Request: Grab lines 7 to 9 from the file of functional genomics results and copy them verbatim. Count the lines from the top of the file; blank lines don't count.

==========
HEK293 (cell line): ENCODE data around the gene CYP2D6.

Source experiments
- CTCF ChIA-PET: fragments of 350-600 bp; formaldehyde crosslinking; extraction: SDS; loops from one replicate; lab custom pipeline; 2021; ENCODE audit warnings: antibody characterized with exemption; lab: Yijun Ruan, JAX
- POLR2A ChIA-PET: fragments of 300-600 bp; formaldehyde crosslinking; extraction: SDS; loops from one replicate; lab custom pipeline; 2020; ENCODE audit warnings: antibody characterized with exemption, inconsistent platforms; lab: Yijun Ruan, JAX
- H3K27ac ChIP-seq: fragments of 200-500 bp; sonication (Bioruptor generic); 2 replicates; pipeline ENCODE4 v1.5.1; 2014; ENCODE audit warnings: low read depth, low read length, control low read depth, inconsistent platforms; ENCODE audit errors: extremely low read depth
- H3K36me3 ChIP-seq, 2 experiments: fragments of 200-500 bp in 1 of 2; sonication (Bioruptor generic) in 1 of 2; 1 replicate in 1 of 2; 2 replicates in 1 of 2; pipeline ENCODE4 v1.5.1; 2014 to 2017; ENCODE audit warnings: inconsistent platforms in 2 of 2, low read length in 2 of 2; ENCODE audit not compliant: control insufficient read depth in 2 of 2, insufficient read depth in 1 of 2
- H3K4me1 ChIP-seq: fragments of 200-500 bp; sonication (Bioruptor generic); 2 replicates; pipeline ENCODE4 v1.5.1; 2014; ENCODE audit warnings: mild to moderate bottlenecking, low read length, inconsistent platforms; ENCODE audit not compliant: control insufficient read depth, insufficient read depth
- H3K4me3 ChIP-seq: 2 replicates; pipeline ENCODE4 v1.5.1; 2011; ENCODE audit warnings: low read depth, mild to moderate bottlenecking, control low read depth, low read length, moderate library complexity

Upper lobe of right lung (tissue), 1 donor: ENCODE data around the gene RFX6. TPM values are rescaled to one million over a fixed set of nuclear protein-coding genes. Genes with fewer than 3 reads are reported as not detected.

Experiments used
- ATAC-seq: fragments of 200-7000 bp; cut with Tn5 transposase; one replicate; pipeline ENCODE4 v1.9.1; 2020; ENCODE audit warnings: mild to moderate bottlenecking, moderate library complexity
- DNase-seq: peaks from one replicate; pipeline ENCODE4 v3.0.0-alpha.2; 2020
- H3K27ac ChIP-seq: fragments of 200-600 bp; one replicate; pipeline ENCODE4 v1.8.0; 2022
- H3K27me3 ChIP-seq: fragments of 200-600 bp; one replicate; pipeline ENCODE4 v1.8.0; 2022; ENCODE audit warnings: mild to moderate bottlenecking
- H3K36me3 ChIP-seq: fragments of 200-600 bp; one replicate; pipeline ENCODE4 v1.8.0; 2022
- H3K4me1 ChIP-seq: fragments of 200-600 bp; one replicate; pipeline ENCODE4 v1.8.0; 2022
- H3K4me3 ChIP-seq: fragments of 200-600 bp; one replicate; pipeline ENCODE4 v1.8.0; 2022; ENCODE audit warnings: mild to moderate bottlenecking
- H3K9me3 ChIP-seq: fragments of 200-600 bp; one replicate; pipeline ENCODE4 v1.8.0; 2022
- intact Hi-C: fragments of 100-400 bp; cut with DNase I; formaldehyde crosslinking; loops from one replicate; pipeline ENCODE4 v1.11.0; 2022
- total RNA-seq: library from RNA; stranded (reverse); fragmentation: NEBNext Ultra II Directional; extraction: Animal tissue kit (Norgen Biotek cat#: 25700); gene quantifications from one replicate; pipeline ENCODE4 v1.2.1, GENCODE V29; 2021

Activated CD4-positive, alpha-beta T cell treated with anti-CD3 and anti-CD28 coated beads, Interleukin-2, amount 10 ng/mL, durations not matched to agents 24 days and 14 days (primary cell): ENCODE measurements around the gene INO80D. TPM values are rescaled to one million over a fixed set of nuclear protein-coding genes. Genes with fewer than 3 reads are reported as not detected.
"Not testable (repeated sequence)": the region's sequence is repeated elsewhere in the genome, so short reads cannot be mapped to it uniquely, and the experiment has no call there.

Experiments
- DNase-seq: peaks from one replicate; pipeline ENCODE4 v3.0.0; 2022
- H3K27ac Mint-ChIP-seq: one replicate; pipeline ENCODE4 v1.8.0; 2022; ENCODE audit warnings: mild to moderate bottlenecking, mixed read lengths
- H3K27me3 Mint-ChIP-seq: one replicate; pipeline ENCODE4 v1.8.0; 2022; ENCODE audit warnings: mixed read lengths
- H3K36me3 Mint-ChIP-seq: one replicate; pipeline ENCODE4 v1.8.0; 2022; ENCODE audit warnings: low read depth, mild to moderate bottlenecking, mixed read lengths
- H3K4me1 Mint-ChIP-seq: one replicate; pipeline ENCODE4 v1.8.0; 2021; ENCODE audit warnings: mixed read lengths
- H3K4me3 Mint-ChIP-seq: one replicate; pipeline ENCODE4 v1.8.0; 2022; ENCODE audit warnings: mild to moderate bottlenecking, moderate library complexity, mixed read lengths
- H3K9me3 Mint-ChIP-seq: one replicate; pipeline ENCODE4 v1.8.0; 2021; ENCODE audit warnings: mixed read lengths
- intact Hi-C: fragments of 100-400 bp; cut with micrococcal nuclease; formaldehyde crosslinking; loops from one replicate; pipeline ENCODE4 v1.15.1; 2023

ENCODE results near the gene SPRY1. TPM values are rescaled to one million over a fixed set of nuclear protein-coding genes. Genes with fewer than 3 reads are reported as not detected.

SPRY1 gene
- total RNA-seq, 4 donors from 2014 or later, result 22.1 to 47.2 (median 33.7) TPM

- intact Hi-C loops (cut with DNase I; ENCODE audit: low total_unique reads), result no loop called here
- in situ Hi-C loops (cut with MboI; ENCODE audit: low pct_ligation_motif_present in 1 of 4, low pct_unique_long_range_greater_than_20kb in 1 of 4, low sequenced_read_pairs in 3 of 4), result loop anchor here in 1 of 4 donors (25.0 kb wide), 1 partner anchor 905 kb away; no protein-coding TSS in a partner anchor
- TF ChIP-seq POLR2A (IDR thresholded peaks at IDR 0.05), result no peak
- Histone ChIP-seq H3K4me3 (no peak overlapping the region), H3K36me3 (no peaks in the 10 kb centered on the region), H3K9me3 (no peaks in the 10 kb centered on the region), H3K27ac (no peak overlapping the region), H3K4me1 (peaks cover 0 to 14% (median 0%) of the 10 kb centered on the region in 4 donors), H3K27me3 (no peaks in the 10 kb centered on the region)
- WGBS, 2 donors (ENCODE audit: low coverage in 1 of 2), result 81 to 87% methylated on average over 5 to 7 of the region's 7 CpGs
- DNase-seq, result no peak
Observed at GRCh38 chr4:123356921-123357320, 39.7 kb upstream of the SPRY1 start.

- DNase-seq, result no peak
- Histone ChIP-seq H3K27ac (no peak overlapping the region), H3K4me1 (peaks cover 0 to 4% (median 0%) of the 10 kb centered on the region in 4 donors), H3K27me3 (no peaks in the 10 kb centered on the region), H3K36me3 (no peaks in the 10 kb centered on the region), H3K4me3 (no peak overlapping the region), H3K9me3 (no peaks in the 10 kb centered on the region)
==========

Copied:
- H3K4me1 ChIP-seq: fragments of 200-500 bp; sonication (Bioruptor generic); 2 replicates; pipeline ENCODE4 v1.5.1; 2014; ENCODE audit warnings: mild to moderate bottlenecking, low read length, inconsistent platforms; ENCODE audit not compliant: control insufficient read depth, insufficient read depth
- H3K4me3 ChIP-seq: 2 replicates; pipeline ENCODE4 v1.5.1; 2011; ENCODE audit warnings: low read depth, mild to moderate bottlenecking, control low read depth, low read length, moderate library complexity

Upper lobe of right lung (tissue), 1 donor: ENCODE data around the gene RFX6. TPM values are rescaled to one million over a fixed set of nuclear protein-coding genes. Genes with fewer than 3 reads are reported as not detected.